CloudPets’ woes worsen: teddy bears’ microphones pwned
Warnings about leaky Bluetooth Web API proven all-too-accurate
Hard on the heels of its data leak, connected teddy bear outfit CloudPets is under scrutiny, this time for not securing its toys against remote exploitation via the Bluetooth Web API.
The Register has previously carried warnings from security analyst and W3C invited expert Lucasz Olejnik that mishandling the Web-to-Bluetooth connection is a privacy vulnerability. CloudPets seems to have stumbled right in to that mess.
Context Information Security says it was already looking at CloudPets’ use of the API before Troy Hunt went public with news of the company’s the data leak, and brought forward its publication in response.
Context IS’s conclusion is that security of the Bluetooth Web API implementation in the devices is inadequate.
“When first setting up the toy using the official CloudPets app, you have to press the paw button to ‘confirm’ the setup. I initially thought this might be some sort of security mechanism, but it turns out this isn’t required at all by the toy itself,” author Paul Stone writes.
“Anyone can connect to the toy, as long as it is switched on and not currently connected to anything else. Bluetooth LE typically has a range of about 10 – 30 meters, so someone standing outside your house could easily connect to the toy, upload audio recordings, and receive audio from the microphone.”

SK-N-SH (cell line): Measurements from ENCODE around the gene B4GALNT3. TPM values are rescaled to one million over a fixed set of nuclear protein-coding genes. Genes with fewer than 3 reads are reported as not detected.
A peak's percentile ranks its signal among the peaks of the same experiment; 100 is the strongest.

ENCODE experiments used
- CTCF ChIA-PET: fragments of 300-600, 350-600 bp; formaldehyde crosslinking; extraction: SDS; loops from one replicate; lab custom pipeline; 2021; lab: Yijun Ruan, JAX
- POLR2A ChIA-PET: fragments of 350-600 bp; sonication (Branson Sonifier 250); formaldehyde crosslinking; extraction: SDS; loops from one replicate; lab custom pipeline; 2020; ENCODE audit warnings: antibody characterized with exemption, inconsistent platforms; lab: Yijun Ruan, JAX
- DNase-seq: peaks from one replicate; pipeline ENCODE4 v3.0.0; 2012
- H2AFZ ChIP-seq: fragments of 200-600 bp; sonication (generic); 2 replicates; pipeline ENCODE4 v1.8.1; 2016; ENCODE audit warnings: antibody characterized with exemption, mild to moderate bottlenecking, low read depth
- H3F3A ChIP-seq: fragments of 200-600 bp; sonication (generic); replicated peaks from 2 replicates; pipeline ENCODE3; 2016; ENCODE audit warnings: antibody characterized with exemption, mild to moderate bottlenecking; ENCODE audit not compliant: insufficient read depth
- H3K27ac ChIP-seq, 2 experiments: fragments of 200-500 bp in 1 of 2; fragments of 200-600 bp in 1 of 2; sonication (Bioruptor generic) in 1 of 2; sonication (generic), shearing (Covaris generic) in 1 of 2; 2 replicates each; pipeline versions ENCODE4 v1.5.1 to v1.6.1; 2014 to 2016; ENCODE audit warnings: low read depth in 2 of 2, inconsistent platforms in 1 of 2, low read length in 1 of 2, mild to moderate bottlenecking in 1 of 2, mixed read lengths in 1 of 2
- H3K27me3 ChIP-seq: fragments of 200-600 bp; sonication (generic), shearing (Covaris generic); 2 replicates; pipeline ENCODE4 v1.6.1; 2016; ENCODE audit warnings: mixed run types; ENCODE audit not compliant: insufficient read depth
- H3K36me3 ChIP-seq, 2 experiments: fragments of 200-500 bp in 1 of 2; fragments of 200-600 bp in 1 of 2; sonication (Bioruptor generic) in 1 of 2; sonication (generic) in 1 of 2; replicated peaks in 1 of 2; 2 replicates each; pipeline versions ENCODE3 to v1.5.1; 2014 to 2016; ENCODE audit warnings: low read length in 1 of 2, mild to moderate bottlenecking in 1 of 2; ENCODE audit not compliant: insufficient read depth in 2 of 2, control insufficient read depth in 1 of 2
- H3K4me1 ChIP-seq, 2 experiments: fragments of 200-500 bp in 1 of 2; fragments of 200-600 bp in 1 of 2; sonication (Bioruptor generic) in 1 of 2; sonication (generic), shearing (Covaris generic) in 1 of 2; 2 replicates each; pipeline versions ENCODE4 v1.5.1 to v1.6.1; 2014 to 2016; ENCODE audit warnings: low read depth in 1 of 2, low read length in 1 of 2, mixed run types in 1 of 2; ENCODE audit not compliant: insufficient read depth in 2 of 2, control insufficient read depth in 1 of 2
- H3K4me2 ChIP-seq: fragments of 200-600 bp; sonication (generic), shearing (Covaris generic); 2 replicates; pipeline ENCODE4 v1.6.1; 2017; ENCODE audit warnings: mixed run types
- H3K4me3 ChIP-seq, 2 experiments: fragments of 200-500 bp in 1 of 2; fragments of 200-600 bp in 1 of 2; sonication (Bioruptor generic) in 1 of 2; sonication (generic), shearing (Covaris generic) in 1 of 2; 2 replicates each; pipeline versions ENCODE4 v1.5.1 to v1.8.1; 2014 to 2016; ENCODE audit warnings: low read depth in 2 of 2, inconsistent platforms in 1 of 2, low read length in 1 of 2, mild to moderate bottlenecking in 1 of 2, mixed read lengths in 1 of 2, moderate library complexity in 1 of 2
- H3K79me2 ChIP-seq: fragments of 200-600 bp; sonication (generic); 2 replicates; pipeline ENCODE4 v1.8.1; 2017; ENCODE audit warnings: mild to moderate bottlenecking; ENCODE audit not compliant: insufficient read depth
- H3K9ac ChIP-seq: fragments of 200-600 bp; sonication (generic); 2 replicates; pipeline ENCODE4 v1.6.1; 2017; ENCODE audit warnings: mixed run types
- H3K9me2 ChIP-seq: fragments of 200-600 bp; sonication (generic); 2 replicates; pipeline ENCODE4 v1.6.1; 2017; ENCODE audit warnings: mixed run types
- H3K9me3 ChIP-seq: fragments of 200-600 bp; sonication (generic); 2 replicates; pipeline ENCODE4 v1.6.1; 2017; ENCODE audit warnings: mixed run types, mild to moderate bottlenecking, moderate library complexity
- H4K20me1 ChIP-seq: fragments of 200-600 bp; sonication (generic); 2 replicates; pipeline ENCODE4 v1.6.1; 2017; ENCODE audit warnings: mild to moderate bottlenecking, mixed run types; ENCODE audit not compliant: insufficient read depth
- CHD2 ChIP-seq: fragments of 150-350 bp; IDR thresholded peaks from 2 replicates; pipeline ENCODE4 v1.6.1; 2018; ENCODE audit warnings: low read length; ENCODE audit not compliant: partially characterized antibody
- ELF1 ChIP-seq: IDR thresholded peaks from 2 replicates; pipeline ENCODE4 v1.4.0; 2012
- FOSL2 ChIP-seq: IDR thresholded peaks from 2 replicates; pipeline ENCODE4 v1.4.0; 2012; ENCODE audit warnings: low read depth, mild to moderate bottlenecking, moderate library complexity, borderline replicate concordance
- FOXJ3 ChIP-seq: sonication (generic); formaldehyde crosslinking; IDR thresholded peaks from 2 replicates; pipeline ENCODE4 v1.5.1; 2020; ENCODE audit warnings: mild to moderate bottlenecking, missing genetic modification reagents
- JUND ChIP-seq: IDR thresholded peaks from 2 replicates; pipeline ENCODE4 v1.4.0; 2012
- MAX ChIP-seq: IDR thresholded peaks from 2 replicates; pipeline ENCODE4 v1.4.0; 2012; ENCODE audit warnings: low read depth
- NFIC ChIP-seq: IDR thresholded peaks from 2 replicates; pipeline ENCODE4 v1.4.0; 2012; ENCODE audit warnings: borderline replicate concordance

Once Stone decoded how the API is implemented in the toy, the steps to turn it into a listening device were simple:
- Enable notifications for the ‘receive audio’ characteristic
- Send 02 to the command characteristic
- Wait for the ‘state’ characteristic to change to 07 (audio download)
- The toy will then send a large number of 16-byte notifications on the ‘receive audio’ characteristic
- Wait for the ‘state’ characteristic to change to 01 (idle)
- Concatenate the received notifications and decode the audio
Stone’s also unimpressed with the toys’ firmware handling: “The CloudPets app performs a firmware update when you first set up the toy, and the firmware files are included in the APK. The firmware is not signed or encrypted – it’s only validated using a CRC16 checksum. Therefore it would be perfectly possible to remotely modify the toy’s firmware”.
Olejnik, who gave last year’s warning about the misuse of the API, seems grimly vindicated:
— Lukasz Olejnik (@lukOlejnik) February 28, 2017
Stone has put the code for his bear-busting proof-of-concept on GitHub. ®
Source: The Register – Security @ February 28, 2017 at 09:09PM